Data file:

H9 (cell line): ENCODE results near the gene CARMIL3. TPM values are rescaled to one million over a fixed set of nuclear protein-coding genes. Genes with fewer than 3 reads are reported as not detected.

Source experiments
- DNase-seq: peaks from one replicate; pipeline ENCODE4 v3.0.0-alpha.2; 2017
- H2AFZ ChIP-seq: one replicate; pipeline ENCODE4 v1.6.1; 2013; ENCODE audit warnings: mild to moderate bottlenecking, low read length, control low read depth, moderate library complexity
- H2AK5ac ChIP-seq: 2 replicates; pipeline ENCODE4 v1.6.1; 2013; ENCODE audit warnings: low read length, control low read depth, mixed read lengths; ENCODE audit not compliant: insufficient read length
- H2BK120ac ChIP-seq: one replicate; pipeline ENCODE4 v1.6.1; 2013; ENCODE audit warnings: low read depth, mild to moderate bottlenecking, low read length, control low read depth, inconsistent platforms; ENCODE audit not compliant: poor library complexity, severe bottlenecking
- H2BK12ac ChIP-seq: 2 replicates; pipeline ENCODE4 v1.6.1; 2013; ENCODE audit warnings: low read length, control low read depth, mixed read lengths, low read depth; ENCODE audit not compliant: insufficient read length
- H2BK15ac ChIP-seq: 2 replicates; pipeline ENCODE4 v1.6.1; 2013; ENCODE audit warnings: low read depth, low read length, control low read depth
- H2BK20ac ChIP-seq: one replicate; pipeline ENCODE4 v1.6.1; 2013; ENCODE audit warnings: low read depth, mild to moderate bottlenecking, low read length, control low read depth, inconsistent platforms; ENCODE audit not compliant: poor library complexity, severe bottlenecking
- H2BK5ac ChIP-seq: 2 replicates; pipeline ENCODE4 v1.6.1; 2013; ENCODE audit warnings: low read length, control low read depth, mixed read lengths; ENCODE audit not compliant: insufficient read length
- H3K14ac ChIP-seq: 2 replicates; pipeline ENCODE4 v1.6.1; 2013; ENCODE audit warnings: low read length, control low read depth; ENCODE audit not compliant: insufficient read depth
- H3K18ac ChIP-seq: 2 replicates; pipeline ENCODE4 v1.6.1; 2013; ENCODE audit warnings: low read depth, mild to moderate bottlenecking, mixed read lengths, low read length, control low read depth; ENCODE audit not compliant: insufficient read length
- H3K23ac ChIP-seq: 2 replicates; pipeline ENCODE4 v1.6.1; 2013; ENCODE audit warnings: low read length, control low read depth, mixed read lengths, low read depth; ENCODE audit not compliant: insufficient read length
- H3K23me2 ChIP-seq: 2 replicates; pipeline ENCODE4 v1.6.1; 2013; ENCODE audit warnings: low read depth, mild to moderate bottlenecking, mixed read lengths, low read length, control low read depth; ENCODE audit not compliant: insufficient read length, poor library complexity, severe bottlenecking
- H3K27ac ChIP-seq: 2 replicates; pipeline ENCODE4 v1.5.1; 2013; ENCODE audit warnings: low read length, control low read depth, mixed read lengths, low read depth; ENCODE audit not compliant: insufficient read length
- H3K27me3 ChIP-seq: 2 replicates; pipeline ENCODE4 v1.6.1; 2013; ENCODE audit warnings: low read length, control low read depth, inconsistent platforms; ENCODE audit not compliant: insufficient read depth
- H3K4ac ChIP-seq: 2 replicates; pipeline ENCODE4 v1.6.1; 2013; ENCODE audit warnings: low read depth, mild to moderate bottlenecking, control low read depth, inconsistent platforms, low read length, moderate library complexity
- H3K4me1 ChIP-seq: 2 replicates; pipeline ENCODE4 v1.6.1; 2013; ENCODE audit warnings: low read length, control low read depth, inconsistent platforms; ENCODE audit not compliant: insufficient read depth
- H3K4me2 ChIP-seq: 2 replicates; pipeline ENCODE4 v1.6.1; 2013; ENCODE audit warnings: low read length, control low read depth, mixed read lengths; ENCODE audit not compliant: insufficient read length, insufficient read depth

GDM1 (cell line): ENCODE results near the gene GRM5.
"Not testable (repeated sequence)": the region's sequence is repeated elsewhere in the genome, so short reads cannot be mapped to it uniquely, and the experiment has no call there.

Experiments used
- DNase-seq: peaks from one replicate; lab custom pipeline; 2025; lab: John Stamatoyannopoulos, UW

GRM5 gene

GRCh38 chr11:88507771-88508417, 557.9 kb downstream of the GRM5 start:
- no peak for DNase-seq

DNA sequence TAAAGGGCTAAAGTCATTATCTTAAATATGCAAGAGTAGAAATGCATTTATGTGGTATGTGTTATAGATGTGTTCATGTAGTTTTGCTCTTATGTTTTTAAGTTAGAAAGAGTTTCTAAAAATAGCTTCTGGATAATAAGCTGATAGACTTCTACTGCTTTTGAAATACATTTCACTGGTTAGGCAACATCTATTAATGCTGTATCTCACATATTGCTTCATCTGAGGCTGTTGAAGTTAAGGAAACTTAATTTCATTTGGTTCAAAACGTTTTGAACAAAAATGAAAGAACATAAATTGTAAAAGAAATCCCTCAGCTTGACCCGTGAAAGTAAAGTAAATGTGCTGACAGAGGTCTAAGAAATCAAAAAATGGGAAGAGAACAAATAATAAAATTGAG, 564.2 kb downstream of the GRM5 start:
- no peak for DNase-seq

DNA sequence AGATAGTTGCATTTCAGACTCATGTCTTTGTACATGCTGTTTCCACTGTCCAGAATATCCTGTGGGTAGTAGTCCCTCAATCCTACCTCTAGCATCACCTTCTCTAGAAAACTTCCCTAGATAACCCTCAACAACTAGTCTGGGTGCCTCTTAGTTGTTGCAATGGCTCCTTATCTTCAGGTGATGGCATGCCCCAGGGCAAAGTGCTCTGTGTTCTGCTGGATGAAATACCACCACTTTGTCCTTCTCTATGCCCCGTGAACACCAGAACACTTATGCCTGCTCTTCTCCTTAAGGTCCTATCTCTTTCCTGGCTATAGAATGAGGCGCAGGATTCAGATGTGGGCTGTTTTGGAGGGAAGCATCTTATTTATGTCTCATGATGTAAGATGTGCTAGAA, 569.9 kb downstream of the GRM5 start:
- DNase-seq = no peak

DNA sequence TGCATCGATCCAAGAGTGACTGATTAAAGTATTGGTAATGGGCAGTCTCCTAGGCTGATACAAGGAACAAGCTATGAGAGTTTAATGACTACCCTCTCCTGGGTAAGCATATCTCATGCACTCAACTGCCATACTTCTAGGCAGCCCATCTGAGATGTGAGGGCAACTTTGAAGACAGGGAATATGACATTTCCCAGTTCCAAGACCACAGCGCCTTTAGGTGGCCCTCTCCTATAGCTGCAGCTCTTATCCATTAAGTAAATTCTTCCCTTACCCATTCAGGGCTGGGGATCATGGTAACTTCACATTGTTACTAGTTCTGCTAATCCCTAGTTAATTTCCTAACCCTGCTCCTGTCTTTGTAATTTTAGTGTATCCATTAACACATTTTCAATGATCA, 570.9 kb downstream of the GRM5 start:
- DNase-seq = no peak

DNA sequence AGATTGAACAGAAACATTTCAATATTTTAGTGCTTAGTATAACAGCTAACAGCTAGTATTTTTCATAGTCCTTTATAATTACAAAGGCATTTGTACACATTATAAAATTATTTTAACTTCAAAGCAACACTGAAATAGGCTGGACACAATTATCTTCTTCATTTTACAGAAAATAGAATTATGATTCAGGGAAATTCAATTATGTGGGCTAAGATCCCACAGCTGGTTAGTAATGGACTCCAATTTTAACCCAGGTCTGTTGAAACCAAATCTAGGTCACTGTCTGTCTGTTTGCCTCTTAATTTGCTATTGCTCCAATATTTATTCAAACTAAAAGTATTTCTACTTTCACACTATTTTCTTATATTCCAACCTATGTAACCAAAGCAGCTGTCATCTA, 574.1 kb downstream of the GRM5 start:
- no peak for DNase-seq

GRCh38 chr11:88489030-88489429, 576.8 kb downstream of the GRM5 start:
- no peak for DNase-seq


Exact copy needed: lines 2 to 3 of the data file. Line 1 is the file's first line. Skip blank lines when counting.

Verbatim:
Source experiments
- DNase-seq: peaks from one replicate; pipeline ENCODE4 v3.0.0-alpha.2; 2017